Transocean cash set to be used for Gulf coast restoration
- Exploration & Production
The Gulf Coast Ecosystem Restoration Council this week released a draft with a priority list of restoration projects to be funded by the cash obtained from a settlement with Transocean, over the Deepwater Horizon oil spill in 2010.
Using the money from the settlement with Transocean, which owned the Deepwater Horizon drilling rig that exploded in the Gulf of Mexico in 2010, the Council has said it is seeking to provide near-term, on-the-ground ecosystem benefits, while also conducting planning activities designed to build a foundation for future success as additional funds become available from other parties.
“This Draft Initial Funded Priorities List would fund approximately $139.6 million in restoration activities such as hydrologic restoration, land conservation and planning for large-scale restoration projects. In addition, the Council is reserving approximately $43.6 million for implementation of additional activities in the future, subject to further Council review,” the Council said in a statement.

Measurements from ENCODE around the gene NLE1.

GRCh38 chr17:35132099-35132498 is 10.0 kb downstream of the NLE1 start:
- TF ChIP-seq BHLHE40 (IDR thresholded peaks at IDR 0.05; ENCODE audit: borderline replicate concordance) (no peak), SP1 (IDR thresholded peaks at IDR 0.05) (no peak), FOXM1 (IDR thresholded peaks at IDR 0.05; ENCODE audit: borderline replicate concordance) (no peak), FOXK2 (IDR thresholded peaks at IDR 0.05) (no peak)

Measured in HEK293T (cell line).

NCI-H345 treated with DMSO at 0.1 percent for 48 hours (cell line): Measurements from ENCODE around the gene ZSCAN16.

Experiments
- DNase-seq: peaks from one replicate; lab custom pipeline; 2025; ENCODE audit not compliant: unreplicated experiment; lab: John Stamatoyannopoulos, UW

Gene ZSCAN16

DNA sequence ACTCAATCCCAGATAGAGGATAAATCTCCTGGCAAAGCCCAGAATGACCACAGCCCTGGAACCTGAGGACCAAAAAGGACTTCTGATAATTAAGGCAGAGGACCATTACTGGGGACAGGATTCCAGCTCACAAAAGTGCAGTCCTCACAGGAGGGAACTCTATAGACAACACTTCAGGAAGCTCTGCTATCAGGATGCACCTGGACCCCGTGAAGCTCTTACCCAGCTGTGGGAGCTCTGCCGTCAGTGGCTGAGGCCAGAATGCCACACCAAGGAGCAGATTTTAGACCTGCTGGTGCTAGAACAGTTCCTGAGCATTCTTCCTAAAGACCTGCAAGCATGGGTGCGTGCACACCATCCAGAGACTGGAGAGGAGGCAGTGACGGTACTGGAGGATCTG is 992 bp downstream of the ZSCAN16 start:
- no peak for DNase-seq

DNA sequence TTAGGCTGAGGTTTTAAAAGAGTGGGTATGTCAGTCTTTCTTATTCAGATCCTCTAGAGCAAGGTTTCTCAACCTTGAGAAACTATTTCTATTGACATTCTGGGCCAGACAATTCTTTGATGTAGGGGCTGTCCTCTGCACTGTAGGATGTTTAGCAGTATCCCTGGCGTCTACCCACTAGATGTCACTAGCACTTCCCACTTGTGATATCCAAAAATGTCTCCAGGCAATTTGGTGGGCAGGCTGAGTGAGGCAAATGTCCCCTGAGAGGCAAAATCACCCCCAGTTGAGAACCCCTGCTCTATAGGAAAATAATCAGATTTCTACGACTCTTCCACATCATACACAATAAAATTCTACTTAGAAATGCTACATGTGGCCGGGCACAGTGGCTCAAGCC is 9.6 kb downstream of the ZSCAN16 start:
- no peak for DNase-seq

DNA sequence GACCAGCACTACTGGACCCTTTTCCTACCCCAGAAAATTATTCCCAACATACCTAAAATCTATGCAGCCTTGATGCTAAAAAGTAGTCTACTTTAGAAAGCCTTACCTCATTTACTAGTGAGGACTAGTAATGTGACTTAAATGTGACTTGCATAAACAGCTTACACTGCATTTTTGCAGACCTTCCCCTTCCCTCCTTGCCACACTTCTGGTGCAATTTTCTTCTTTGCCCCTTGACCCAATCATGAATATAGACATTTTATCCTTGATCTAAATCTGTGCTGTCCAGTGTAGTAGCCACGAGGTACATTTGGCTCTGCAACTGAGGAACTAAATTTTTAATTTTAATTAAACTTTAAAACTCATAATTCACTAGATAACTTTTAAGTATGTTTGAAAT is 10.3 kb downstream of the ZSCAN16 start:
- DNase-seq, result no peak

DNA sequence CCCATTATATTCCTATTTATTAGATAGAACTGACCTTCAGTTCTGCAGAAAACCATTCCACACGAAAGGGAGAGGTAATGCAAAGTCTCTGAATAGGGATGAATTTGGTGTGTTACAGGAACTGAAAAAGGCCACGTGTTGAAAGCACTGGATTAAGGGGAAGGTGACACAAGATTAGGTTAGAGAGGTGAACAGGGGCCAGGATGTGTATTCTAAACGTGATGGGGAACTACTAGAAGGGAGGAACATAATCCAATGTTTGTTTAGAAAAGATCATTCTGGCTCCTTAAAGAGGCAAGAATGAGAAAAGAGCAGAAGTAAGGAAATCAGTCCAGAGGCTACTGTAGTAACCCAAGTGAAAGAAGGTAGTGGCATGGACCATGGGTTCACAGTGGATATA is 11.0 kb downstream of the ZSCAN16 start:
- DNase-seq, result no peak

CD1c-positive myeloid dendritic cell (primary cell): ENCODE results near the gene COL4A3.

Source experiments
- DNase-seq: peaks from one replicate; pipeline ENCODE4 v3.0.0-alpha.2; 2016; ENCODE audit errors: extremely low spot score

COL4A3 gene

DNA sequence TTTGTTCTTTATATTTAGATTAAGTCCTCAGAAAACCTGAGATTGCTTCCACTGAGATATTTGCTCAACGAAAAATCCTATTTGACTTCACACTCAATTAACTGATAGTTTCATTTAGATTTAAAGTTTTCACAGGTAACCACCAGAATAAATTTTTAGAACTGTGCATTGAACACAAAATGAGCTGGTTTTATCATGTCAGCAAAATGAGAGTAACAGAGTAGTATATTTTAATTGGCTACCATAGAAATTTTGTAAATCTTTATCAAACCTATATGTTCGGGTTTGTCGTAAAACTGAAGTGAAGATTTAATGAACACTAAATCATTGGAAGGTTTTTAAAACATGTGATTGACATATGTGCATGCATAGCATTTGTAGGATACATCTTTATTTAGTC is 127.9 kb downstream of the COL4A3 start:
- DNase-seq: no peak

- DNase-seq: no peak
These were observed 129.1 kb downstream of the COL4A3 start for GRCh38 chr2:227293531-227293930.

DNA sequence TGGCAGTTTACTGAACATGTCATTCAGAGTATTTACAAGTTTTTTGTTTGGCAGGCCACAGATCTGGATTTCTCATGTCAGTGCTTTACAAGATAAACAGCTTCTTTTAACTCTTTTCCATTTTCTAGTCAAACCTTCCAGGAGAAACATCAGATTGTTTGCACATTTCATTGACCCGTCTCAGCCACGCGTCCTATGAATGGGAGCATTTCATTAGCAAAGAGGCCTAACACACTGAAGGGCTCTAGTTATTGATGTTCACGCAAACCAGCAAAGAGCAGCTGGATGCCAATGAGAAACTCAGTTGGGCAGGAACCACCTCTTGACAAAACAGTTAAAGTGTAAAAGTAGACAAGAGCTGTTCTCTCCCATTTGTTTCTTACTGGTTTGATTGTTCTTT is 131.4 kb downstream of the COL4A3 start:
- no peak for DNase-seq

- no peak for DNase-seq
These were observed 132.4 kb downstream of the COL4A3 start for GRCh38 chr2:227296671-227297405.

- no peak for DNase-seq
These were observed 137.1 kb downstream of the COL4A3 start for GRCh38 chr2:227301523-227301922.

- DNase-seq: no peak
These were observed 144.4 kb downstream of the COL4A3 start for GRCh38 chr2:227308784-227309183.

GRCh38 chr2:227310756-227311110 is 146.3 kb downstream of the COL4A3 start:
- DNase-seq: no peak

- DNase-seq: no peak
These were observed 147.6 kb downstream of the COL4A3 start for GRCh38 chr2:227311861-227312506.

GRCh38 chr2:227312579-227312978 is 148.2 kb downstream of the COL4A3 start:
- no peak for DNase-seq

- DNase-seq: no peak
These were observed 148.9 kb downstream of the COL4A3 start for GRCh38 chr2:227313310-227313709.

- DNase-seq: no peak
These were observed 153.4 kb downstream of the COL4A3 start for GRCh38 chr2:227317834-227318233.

According to Ocean Conservancy, the projects that will use the $183.2 million mentioned above, range from land acquisition to construction of living shorelines.
This is the first funding allocated under the RESTORE Act, which directs 80 percent of Clean Water Act civil penalties related to the BP oil disaster to the Gulf Coast for environmental and economic restoration. Pending the finalization of a separate $18.7 billion settlement with BP, the Council is expected to receive an additional $1.32 billion for ecosystem restoration across the Gulf region, Ocean Conservancy said on its website.
“This draft FPL focuses on key watersheds and estuaries across the Gulf, using foundational restoration techniques tailored to the needs of specific areas,” said Justin R. Ehrenwerth, executive director of the Council.
The Council will host a series of public meetings across the Gulf Coast to discuss the draft FPL and seek public and tribal comments.
Penny Pritzker, Chairperson of the Gulf Restoration Council said: “We look forward to hearing from the community on prioritizing the proposed $183 million investment to restore the natural ecosystem, reinvigorate economies, create jobs, and rebuild the environment for generations to come.”
The draft proposal will be available for public and tribal review and comment through Sept. 28, 2015.